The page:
Chairman & CEO Dinner 2018 with Carolyn Fairbairn, CBI Director General

Monday 15th January may be the most depressing day of the year, but the Walpole Chairman & CEO Dinner held on this inauspicious date at the Rosewood London – a byword for contemporary luxury – was anything but.

Walpole CEO Helen Brocklebank welcomed over 130 leaders from Britain’s best-known luxury brands to Scarfes Bar for a Chapel Down English sparkling wine reception, followed by a three-course dinner in the Mirror Room. Helen’s maiden speech of 2018 set out Walpole’s priorities for the year and galvanised members into taking action on topics which inevitably included Brexit and its corresponding trade talks, as well as our partnerships with Careers & Enterprise and the Confederation of British Industry (CBI), a UK business organisation, which speaks for 190,000 businesses, made up of around 1,500 direct and 188,500 indirect members.

The CEO Dinner is Walpole’s scene setter for the year, and the opportunity to bring Britain’s best luxury businesses together to talk about the year ahead, alongside a very special guest speaker. This year, we were delighted to be joined by Carolyn Fairbairn, Director General of the CBI, who discussed the outlook and the mission for British business for 2018, a year that – according to Carolyn – will be the most important in a generation.

Carolyn’s speech focused on two priorities: the urgent need to get clarity on our Brexit deal this year; and the decisions needed to get our skills and talent base right.

BREXIT
Brexit of course continues to be the top concern for many UK firms; the uncertainty is affecting growth and investment across the whole economy. We need urgent progress to build on the success of December’s agreement with the EU, to get a ‘status quo transition’ sorted by the end of March, and to move on to trade talks as soon as possible. Smooth trade is crucial for firms right across the luxury and creative sectors. Consider a fashion designer who manufactures in the UK but sources material from all over the EU. Without a good deal, tariffs will be added to every single piece of material they import. And let’s say you want to scale up your business and need the best talent. Without a good deal, your talent pool will be greatly reduced. That’s why we need a migration system that allows the UK to continue to harness the best creative talent in the world. Equally important is that people from the UK can easily work overseas: Creative Directors of some of the world’s biggest luxury brands – Chloé, Louis Vuitton Menswear and Loewe – are British. They are some of our best talents whose success has been spurred on by being able to travel and work across the fashion capitals of Europe. We need to ensure people and businesses don’t lose these opportunities 438 days from now.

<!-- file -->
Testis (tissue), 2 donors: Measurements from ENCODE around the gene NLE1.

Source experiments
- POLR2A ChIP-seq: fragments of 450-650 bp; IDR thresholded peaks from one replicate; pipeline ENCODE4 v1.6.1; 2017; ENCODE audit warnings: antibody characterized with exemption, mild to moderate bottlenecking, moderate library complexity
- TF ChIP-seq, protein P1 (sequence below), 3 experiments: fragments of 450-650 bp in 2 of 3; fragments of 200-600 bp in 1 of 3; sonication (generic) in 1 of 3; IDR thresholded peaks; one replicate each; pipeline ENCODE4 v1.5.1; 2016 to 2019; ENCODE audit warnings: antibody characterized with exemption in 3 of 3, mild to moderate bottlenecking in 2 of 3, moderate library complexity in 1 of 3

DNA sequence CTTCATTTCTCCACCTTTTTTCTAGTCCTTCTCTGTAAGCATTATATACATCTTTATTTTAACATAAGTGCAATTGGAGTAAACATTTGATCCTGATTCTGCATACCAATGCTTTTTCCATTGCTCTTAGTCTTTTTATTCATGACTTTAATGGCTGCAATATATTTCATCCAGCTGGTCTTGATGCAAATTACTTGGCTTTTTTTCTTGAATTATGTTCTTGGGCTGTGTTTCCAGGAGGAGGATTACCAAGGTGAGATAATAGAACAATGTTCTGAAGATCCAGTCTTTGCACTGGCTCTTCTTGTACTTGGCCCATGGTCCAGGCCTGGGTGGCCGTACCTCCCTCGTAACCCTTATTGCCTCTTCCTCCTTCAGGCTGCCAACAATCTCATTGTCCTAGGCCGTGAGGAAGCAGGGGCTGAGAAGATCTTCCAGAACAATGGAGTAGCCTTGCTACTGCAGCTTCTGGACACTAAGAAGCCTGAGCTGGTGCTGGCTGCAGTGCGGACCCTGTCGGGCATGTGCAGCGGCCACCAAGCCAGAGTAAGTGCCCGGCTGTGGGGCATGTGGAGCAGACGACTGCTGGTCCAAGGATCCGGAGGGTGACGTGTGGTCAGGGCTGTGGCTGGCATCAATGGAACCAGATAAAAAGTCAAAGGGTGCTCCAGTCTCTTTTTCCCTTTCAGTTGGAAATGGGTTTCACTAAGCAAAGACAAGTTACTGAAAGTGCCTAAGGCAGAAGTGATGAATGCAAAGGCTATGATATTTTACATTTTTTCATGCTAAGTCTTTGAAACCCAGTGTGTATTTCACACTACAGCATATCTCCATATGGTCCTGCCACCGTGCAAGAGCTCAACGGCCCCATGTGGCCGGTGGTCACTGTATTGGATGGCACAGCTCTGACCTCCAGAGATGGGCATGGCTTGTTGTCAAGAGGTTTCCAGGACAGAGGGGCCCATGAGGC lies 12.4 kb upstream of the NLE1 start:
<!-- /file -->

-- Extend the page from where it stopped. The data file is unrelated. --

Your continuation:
SKILLS
Although we urgently need to sort out Brexit, to remain at the top of our game we also need to invest in our domestic talent – particularly in light of likely changes to our immigration model. A recent survey of CBI members found that 79% see skills shortages across the country, which applies to the creative sector as much as any other. We need to close the skills gap by making students more aware of creative careers earlier on in their education, and encouraging more interactions with business at an earlier age. We believe that every young person should have at least four interactions with business before they leave school. The impact would be enormous with studies showing this kind of contact reduces the chance ending up unemployed by 85%. When it comes to training, the luxury sector is one of the best; the Harrods Retail Academy, for example, gives young people the best of the best in training for the retail sector. The apprenticeship scheme at Sunseeker gets bigger every year. And to halt the decline in students taking creative subjects, the V&A has stepped up with a campaign to get more children taking design and technology GCSEs. But the luxury and creative sectors need more support and the best way to make this happen are partnerships between business throughout the country and government. I am optimistic we can do it – one of the silver linings of Brexit is that we have a focus on the most important issues, some of them overdue.

A huge thank you to Carolyn Fairbairn, the CBIRosewood London, Chapel Down, Rachel Vosper, Charbonnel & Walker, FLOWERBX and Hildon. For more information on Walpole’s programme of events, please contact Olivia Lowdell.